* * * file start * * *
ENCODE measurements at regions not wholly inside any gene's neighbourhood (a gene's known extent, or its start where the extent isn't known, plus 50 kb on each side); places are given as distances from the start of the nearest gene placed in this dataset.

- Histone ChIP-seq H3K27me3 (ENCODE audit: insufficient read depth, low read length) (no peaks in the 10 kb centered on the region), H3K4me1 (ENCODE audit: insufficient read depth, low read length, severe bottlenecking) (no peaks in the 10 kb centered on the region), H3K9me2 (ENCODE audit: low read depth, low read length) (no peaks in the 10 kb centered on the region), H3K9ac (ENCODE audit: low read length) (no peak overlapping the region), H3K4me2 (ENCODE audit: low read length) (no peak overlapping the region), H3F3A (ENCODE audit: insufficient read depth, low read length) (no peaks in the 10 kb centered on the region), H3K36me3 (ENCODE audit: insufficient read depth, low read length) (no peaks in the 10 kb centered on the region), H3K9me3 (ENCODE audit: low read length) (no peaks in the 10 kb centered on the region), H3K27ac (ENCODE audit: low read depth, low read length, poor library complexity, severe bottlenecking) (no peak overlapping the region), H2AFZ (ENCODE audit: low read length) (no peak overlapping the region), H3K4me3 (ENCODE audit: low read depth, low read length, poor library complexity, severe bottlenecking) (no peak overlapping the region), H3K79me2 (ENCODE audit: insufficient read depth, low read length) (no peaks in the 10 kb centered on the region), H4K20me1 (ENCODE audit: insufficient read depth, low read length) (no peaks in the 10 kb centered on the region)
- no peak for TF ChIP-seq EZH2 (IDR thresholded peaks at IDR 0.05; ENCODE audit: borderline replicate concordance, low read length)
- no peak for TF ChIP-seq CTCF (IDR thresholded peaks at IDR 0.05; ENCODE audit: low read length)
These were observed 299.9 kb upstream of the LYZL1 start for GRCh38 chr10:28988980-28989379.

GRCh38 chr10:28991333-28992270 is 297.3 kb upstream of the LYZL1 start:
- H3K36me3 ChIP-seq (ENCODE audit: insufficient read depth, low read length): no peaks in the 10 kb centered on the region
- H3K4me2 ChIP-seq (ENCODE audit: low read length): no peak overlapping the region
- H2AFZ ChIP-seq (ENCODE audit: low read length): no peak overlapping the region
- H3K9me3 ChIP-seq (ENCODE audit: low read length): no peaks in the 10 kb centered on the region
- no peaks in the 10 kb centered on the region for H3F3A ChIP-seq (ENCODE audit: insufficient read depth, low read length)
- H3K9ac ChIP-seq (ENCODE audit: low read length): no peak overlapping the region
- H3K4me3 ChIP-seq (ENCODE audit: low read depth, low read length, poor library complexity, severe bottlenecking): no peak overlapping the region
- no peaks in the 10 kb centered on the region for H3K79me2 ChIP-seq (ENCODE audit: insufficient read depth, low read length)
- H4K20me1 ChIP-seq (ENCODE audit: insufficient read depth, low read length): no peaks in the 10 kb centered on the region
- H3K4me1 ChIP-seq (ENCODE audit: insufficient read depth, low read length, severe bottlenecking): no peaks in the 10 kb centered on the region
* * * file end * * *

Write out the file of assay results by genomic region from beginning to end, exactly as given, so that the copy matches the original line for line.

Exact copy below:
ENCODE measurements at regions not wholly inside any gene's neighbourhood (a gene's known extent, or its start where the extent isn't known, plus 50 kb on each side); places are given as distances from the start of the nearest gene placed in this dataset.

- Histone ChIP-seq H3K27me3 (ENCODE audit: insufficient read depth, low read length) (no peaks in the 10 kb centered on the region), H3K4me1 (ENCODE audit: insufficient read depth, low read length, severe bottlenecking) (no peaks in the 10 kb centered on the region), H3K9me2 (ENCODE audit: low read depth, low read length) (no peaks in the 10 kb centered on the region), H3K9ac (ENCODE audit: low read length) (no peak overlapping the region), H3K4me2 (ENCODE audit: low read length) (no peak overlapping the region), H3F3A (ENCODE audit: insufficient read depth, low read length) (no peaks in the 10 kb centered on the region), H3K36me3 (ENCODE audit: insufficient read depth, low read length) (no peaks in the 10 kb centered on the region), H3K9me3 (ENCODE audit: low read length) (no peaks in the 10 kb centered on the region), H3K27ac (ENCODE audit: low read depth, low read length, poor library complexity, severe bottlenecking) (no peak overlapping the region), H2AFZ (ENCODE audit: low read length) (no peak overlapping the region), H3K4me3 (ENCODE audit: low read depth, low read length, poor library complexity, severe bottlenecking) (no peak overlapping the region), H3K79me2 (ENCODE audit: insufficient read depth, low read length) (no peaks in the 10 kb centered on the region), H4K20me1 (ENCODE audit: insufficient read depth, low read length) (no peaks in the 10 kb centered on the region)
- no peak for TF ChIP-seq EZH2 (IDR thresholded peaks at IDR 0.05; ENCODE audit: borderline replicate concordance, low read length)
- no peak for TF ChIP-seq CTCF (IDR thresholded peaks at IDR 0.05; ENCODE audit: low read length)
These were observed 299.9 kb upstream of the LYZL1 start for GRCh38 chr10:28988980-28989379.

GRCh38 chr10:28991333-28992270 is 297.3 kb upstream of the LYZL1 start:
- H3K36me3 ChIP-seq (ENCODE audit: insufficient read depth, low read length): no peaks in the 10 kb centered on the region
- H3K4me2 ChIP-seq (ENCODE audit: low read length): no peak overlapping the region
- H2AFZ ChIP-seq (ENCODE audit: low read length): no peak overlapping the region
- H3K9me3 ChIP-seq (ENCODE audit: low read length): no peaks in the 10 kb centered on the region
- no peaks in the 10 kb centered on the region for H3F3A ChIP-seq (ENCODE audit: insufficient read depth, low read length)
- H3K9ac ChIP-seq (ENCODE audit: low read length): no peak overlapping the region
- H3K4me3 ChIP-seq (ENCODE audit: low read depth, low read length, poor library complexity, severe bottlenecking): no peak overlapping the region
- no peaks in the 10 kb centered on the region for H3K79me2 ChIP-seq (ENCODE audit: insufficient read depth, low read length)
- H4K20me1 ChIP-seq (ENCODE audit: insufficient read depth, low read length): no peaks in the 10 kb centered on the region
- H3K4me1 ChIP-seq (ENCODE audit: insufficient read depth, low read length, severe bottlenecking): no peaks in the 10 kb centered on the region